SCOTLAND is living in the dark ages when it comes to prescribing a cancer miracle drug, the surgeon hubby of a desperate breast cancer victim has blasted.
Winston Chang’s wife Anne is battling cancer for a fourth time but has been refused Kadcyla, a widely-hailed breast cancer treatment, on the NHS.
Despite evidence the drug dramatically extends cancer sufferers’ lives, it is not recommended for use in Scotland due to its high cost.
Instead Anne, her family and friends have launched a fund-raising drive to pay for a course of Kadcyla treatment themselves.
But leading orthopaedic surgeon Mr Chang has slammed the path they have had to take, likening Scotland’s stance on prescribing the drug to living in the dark ages.
“This is not progress,” he said. “When cancer specialists meet for international conferences with Kadcyla being used all over the world, what must they think of Scotland, which seems to be stuck in the dark ages?
“Every woman, no matter where she lives, should have the chance to see if it might extend their lives.”
Ironically, wife Anne MacLean-Chang has spent her life working with cancer.
She’s spent 20 years in palliative care, tending people with advanced cancer, making their lives as comfortable as possible.
The 46-year-old mum of two from Elgin, Moray, couldn’t believe it when she was told she was not getting the drug paid on the NHS.
“I would never have believed that with only months left to live, I would be refused a chance to try this drug because I live in Scotland,” she said.
The Sunday Post recently highlighted the case of Lesley Graham, 39, who was granted access to Kadcyla after pleading with Health Secretary Shona Robison.
Since starting her treatment, Lesley has seen remarkable results, with scans showing a remarkable U-turn on many of her ills.
The drug, made by Swiss pharmaceutical giant Roche, has been vetoed for use here by the Scottish Medicines Consortium (SMC) due to its cost – £90,000 per course.
But that may change as Roche is understood to have resubmitted the drug to the SMC, presumably with a lower price, a tactic which has seen its rolled out in England and Wales.
But the SMC is unlikely to rule on whether Kadcyla will be made available in Scotland on the NHS until early next year, which offers Anne little comfort.
“I don’t have time on my side,” she said. “I can’t wait around or I’ll die waiting.”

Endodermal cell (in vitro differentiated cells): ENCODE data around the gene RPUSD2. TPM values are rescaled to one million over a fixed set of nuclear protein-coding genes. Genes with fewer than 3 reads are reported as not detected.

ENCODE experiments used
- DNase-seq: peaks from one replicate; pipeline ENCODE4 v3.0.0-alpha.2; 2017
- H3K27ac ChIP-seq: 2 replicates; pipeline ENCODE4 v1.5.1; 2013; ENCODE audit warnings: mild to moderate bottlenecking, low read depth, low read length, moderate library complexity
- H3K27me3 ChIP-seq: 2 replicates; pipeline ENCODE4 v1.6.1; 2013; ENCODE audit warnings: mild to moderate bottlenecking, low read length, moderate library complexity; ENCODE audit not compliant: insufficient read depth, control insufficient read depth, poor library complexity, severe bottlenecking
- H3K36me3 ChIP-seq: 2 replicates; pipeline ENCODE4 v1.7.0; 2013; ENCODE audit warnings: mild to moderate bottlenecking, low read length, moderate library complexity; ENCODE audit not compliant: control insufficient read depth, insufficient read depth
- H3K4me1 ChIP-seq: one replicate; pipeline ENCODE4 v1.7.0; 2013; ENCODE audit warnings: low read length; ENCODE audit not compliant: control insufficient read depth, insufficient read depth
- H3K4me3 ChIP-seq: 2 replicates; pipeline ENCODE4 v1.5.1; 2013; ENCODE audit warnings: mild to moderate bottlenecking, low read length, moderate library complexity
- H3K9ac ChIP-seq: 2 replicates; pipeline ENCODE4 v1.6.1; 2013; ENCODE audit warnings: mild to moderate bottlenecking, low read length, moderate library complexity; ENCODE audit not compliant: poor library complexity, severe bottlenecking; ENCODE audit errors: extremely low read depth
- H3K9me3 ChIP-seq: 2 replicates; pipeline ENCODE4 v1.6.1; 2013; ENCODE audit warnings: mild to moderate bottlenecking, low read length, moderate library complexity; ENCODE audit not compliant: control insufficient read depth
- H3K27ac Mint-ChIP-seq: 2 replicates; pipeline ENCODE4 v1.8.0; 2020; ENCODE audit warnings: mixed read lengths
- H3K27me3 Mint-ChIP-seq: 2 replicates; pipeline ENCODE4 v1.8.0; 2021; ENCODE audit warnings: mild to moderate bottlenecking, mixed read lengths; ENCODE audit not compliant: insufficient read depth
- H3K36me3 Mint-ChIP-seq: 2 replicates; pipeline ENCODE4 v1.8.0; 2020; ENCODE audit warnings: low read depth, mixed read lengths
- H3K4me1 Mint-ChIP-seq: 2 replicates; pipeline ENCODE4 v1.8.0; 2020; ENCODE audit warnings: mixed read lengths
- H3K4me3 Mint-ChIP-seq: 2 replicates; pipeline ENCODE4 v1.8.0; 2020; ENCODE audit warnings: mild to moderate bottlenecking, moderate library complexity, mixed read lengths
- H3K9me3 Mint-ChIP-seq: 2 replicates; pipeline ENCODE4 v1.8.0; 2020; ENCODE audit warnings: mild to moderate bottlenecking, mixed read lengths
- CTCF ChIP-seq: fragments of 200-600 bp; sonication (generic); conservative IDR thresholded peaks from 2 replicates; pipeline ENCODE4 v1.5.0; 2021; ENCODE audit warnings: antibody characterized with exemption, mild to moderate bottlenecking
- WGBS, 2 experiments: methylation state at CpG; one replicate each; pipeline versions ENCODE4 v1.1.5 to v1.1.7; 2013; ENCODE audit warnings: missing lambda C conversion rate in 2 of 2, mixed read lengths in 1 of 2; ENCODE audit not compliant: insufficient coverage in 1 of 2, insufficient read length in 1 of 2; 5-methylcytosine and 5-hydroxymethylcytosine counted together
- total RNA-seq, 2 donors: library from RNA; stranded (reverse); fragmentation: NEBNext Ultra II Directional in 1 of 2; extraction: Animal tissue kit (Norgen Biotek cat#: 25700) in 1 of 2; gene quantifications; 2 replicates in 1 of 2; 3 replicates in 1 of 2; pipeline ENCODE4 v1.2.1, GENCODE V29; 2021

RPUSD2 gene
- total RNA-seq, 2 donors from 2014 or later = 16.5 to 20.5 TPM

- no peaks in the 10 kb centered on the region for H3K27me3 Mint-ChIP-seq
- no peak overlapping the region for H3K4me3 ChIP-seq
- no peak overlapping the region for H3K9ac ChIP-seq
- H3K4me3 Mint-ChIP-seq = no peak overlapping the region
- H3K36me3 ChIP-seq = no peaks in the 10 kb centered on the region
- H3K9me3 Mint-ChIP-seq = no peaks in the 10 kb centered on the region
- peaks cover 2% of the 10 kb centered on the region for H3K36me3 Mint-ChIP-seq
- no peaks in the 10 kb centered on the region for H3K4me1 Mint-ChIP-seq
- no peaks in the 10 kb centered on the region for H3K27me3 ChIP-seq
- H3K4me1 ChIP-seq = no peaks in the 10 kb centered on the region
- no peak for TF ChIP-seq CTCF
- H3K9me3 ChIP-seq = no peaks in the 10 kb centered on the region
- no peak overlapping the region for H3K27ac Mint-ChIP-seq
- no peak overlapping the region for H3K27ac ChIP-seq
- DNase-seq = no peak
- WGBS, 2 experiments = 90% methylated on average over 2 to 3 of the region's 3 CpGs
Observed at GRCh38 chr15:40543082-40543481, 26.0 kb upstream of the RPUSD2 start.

Anne was diagnosed with Hodgkin’s lymphoma, a cancer of the blood, 10 years ago. She had chemotherapy and radiotherapy and, in 2011, she was clear.
However, in 2014 she was diagnosed with a tumour in her breast.
In October 2015 she had her remaining breast removed after cancer returned. In February, Anne discovered two lumps in a chest scar line and a biopsy confirmed cancer.
Last month she learned it had spread to her liver.
She said: “Professor Stephen Johnston, a world authority on breast cancer at London’s Royal Marsden Hospital, urged me to take Kadcyla immediately.
“My consultant in Edinburgh, Professor David Cameron, said the same.
“Both said my best chance is to start taking Kadcyla.
“I don’t want to die. I don’t want to leave my husband and my wee boys. Ollie is five and Nathan is seven. I want at least a chance.”
Anne’s friends started a crowdfunding page to raise money for her treatment, and she will begin her first session of Kadcyla tomorrow.
“I am so grateful to everyone, but what sort of Scotland is this where we have to fundraise to pay for our own medical treatment?”
Last night Health Secretary Shona Robison said: “As a result of reforms and investment Scotland is now one of the top nations in the world for accessing new cancer medicines.
“Where a medicine is not recommended by the SMC, but a doctor feels the treatment is right for a patient, health boards have procedures to consider individual requests on a case-by-case basis.”
To help Anne go to justgiving.com/crowdfunding/annemaclean
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